Another Cuban artist, Tania Bruguera (1968), has used her work as a tool for denouncing and disputing the world view. In her widely remembered 1997 performance art El peso de la culpa, Bruguera appeared nude with a butchered goat hanging by its neck in front of a Cuban flag made of human hair. The act lasted for 45 minutes, during which she ate dirt with water in a kind of reproduction of the various Cuban natives who committed suicide this way under the threats of the Spanish colonizers.
Known as one of the forerunners of performance art in the Dominican Republic, visual artist Geo Ripley (1950) − born in Venezuela, the son of exiled Dominicans − has framed his conceptual work in African, pre-Columbian and Antillean cultures by using ritual altars and other symbols. Specifically, Ripley staged one of his performances with influences that were categorically hereditary, with clothing and accessories, appearing as the image of an escaped slave and speaking about freedom with ritualistic elements, such as water and others, that are associated with African ancestors.
Conflicts about national identity, displacement, memory and immigration are elements that are exacerbated and exorcised in the physical and emotional gestures of performance art. One example is the Costa Rican artist Elia Arce (1961), who blurs the lines between imagination and reality in her performance art.
In the performance art Primera mujer en la luna, Arce opens up an analogy between the space and her movement from the land of her birth (Costa Rica) and her adopted home (the United States) and compares the abundance of the Costa Rican jungle to the California desert. Another of her performances displays the process of cooking to the spectators, as seen through the prism of the female perspective of her country of origin. In the act, Arce holds a long-distance conversation with a Costa Rican woman that shows how to prepare rondón − a fish soup made with coconut milk − one of the traditional dishes in the gastronomy of Costa Rica and various Caribbean islands.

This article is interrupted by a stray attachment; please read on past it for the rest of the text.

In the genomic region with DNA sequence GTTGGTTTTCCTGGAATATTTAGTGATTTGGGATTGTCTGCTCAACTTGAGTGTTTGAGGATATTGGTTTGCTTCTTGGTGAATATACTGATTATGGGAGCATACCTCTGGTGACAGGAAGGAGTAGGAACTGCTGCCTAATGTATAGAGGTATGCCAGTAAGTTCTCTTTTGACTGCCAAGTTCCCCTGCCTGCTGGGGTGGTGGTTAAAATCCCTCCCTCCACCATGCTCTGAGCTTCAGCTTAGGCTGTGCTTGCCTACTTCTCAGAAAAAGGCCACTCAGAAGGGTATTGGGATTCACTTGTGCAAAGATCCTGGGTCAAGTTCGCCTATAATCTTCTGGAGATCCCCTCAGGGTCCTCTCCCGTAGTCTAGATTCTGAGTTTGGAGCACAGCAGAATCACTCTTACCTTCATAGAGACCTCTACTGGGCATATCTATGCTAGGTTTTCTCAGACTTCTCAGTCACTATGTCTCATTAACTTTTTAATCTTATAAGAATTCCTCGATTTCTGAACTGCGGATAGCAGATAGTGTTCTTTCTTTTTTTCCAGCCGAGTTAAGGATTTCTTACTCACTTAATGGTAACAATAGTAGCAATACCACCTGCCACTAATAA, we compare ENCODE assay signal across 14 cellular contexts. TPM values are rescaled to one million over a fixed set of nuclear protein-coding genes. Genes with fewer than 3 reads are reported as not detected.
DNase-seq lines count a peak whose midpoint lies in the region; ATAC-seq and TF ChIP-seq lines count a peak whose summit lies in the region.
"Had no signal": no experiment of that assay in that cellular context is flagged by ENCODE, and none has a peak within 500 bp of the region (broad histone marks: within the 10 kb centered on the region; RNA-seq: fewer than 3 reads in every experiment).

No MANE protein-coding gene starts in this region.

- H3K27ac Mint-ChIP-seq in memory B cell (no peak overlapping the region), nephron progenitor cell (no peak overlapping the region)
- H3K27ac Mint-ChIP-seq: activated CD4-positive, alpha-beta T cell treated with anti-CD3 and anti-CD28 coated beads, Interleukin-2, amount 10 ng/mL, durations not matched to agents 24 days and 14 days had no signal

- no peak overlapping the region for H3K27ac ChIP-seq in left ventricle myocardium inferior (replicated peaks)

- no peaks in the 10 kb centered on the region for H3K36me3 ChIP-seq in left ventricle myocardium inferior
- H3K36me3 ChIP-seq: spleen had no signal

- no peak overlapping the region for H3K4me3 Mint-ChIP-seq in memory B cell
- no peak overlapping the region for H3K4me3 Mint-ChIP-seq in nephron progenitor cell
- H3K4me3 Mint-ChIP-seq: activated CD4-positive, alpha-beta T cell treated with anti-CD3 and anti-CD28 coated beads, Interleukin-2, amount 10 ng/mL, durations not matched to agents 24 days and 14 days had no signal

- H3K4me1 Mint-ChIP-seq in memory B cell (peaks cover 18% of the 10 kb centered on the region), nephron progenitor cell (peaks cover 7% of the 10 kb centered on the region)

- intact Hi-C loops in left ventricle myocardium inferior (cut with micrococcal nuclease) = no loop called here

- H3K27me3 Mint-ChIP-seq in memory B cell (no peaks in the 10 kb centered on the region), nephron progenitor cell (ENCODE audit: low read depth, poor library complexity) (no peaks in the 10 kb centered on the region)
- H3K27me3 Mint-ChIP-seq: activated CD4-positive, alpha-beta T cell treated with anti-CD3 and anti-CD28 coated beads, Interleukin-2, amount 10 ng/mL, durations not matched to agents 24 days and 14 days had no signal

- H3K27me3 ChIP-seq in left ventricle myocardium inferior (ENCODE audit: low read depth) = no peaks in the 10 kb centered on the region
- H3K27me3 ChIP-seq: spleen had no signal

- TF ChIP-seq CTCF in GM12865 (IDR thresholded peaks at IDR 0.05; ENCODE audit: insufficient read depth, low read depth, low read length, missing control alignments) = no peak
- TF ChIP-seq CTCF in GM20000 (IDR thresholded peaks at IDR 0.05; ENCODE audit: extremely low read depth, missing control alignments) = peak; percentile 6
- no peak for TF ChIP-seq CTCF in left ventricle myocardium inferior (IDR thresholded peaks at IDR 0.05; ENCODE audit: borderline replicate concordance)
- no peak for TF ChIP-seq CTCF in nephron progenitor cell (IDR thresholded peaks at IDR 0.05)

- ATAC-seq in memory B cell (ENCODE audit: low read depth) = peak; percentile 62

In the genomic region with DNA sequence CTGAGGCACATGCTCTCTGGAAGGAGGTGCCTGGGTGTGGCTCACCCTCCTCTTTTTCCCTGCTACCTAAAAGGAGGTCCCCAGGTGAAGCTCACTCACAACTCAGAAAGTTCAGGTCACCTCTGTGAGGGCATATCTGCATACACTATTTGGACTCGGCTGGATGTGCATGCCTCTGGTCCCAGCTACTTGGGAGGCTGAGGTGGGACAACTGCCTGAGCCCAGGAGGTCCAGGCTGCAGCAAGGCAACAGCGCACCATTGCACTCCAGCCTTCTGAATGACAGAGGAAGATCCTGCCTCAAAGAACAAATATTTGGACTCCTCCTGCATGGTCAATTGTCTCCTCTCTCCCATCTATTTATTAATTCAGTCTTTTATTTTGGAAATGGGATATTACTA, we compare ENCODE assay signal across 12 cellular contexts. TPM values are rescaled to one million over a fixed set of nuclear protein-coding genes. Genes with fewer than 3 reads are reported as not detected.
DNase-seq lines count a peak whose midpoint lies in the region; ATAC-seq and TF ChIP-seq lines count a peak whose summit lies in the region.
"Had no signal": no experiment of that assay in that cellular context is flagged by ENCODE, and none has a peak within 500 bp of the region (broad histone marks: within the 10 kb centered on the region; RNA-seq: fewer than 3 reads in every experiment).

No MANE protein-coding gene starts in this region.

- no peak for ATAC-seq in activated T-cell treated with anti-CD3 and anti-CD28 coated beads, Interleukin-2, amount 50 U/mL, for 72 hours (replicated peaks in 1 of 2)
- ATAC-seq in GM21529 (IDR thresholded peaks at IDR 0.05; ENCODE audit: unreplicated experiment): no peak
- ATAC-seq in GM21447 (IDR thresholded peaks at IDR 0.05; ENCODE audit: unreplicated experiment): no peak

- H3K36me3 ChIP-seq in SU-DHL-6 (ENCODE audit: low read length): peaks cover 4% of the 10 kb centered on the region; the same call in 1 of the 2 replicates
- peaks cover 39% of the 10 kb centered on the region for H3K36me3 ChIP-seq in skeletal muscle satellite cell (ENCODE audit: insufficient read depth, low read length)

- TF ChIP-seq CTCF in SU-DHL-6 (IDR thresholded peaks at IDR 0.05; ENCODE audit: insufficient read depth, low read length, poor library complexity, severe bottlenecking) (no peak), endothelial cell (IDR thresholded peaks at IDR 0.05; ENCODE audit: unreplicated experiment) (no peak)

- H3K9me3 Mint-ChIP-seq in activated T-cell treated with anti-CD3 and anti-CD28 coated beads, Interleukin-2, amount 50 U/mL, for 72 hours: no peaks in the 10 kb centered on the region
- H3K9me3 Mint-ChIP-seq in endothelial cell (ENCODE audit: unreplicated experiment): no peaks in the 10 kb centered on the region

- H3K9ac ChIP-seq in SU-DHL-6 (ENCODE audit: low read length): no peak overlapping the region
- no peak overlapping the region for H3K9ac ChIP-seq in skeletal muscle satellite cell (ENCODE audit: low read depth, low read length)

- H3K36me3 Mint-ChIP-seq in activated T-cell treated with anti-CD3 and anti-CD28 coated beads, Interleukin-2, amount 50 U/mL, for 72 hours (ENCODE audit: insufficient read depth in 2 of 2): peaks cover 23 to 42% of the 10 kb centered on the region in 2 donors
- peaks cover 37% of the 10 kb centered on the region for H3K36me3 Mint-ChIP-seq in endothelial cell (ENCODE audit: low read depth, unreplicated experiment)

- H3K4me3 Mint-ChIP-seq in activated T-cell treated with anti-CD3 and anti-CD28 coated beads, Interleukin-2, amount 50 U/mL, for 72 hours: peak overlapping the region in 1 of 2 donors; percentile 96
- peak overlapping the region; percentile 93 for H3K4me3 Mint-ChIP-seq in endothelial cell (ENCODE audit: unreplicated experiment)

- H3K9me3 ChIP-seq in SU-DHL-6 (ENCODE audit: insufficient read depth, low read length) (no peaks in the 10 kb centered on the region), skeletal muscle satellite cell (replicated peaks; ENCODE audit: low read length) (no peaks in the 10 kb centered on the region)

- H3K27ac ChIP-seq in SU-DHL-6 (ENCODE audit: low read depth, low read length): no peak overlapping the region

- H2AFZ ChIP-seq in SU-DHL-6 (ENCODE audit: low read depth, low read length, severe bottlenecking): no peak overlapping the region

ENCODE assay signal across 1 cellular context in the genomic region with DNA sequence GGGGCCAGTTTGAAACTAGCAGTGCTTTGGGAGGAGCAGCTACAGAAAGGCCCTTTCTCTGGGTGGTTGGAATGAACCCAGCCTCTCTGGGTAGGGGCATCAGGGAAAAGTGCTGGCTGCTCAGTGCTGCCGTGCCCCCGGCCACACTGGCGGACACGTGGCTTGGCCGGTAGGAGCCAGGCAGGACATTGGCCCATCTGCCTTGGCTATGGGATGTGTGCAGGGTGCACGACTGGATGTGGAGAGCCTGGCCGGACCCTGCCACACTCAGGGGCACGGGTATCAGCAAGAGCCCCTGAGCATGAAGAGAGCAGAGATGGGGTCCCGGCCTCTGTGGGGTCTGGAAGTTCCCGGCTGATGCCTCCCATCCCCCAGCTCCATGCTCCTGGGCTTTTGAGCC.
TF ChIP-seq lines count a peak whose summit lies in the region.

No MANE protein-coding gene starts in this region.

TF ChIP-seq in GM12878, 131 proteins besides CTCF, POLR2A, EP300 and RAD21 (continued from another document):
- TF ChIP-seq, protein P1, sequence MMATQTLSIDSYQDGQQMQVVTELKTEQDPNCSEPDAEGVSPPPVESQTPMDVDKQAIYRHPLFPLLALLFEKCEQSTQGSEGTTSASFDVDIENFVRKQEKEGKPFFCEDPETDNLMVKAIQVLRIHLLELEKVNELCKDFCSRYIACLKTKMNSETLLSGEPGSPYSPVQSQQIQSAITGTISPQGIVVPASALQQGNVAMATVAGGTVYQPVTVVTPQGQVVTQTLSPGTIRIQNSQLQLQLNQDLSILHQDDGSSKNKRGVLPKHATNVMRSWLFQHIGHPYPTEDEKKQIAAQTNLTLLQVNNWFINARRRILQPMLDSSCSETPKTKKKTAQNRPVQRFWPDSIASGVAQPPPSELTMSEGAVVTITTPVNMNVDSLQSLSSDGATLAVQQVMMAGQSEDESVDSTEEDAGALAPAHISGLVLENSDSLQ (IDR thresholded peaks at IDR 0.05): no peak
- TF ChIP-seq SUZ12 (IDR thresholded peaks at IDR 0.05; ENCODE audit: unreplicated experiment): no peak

Political and social escape valve
During her years as a student at the University of Iowa, Ana Mendieta played with notions of identity while touching on political ideas from her native Cuba. In a performance from 1972, Facial Hair Transplant, Mendieta created a full beard by sticking hair shaved from a classmate to her face. The artist then used a mirror to see her transformation. Quiroga observed that Mendieta examined her image, which represented the figure of the “bearded one” or the “bearded revolutionary” with its symbolic relevance.
In the complexities of performance art, some artists defend or criticize certain discourses, believing that they confine or limit artistic production. Such is the case with Puerto Rican artist Papo Colo (1947), who has said that if a setting determines the discourse, the expression can become prisoner to its origins. His position has not stopped him, however, from making statements about Puerto Rican affairs.
La diferencia was a performance in the 1970s in which Colo played the role of a Superman while dragging 51 pieces of wood that were tied to his body along the West Side Highway in New York, until he collapsed from exhaustion. The number 51 alluded to those who believe Puerto Rico should become the 51st state. Colo commented that his collapse was a “premeditated act of defeat,” thus weaving a metaphor for this ideological debate in his home country.
The public is one of the most inherent components of performance art. Gómez-Peña states that when the spectators leave after an artistic action ends, the creator hopes that the reflection erupts in others, that the images circulate through the minds and emotions of the public. A collection of performance art and graffiti called Arte Calle, led by Aldo Menéndez, was one of those that resorted to unexpected tactics to capture the attention of spectators. Natives of Cuba, the members of the group agitated in the streets in the 1980s in the name of art.